Parosmia Covid: Symptoms and Treatment

COVID-19 changed our lives forever, it became a pandemic that only last year governments and health centers could control. Among the symptoms of the COVID-19 disease, there is fever, cough, tiredness, and loss of taste or smell. Even when the recovery rate is high, there are some people that have side effects. One of the most unpleasant is the one called parosmia.
Parosmia covid can be described as a condition where usual smells are perceived as disgusting. Someone with parosmia can perceive smells like fruits and vanilla, like garbage or rotten food.
Parosmia Covid

What Is Parosmia?

According to experts, parosmia can be the result of several diseases. Such as seizures, respiratory infections, and brain tumors. Professor Richard Orlandi from the Department of Surgery at the University of Utah Health claims that COVID-19 recovered patients report suffering from parosmia.
There’s not much information about the relationship between parosmia and COVID-19. When compared with other side effects due to COVID-19 like heart problems, respiratory issues, and depression, parosmia may not seem that urgent. However, doctors and physicians say that it can get serious in the future.
Orlandi says that the sense of smell is important, it’s the one that allows you to enjoy food. It also helps to be aware of dangerous situations such as smoke in fires. The smell is also directly connected to memories, helping us to remember past experiences.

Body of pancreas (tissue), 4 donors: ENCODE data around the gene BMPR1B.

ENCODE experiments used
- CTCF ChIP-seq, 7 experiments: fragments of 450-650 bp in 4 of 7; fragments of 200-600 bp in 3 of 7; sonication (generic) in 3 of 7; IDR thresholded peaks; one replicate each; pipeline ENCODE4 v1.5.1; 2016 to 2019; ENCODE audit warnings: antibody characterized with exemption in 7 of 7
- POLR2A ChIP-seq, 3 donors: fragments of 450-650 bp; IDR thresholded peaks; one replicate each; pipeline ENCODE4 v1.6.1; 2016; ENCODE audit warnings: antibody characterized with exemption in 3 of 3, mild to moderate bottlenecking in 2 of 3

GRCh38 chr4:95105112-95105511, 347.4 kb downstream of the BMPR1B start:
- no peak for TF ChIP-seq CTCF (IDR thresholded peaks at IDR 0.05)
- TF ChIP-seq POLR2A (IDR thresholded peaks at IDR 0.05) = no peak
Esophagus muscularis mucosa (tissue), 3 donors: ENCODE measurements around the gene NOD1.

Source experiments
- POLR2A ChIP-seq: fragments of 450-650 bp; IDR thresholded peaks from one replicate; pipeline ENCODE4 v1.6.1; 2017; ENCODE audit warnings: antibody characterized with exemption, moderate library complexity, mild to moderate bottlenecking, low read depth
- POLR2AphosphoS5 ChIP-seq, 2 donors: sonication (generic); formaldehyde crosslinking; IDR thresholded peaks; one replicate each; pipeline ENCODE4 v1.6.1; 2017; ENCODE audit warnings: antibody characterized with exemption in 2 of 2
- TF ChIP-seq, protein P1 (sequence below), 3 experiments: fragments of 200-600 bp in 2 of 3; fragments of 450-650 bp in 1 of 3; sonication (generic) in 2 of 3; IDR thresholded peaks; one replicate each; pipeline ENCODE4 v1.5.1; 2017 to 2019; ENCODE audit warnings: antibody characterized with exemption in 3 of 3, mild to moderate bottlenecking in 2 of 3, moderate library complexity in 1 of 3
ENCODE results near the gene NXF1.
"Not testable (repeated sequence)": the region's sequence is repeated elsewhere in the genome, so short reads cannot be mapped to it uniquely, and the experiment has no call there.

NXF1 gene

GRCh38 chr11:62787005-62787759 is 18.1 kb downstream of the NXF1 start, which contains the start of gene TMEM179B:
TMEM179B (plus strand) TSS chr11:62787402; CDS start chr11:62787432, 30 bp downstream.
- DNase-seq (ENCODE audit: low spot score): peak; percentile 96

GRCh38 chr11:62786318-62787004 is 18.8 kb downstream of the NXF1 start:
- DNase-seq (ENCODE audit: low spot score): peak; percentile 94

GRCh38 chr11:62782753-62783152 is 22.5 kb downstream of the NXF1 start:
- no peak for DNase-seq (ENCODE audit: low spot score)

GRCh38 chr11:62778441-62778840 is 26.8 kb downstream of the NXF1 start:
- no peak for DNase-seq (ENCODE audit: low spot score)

Depending on how serious the parosmia covid is, it can cause patients to feel annoyed or even make them have anxiety symptoms.

Treatment for Parosmia Due to COVID-19

Even though there’s no proven treatment for parosmia covid, some people believe in alternative options to treat it. Smell therapy is one of them. It takes the person to smell strong scents like citrus, mint, or eucalyptus every day for the brain to remember what the actual smell is. Further studies are needed to know if this therapy works.
For now, avoiding strong scents that are perceived as offending is the best way to deal with this condition. The good news is that doctors expect that, in most cases, the sense of normal smell will return eventually.
Professor Orlandi mentions that as parosmia due to COVID-19 there are more long-term symptoms that scientists and doctors are studying. One of the things we know is that most patients have their sense of smell back. But, it’s still unclear how many patients will get fully back to normal.

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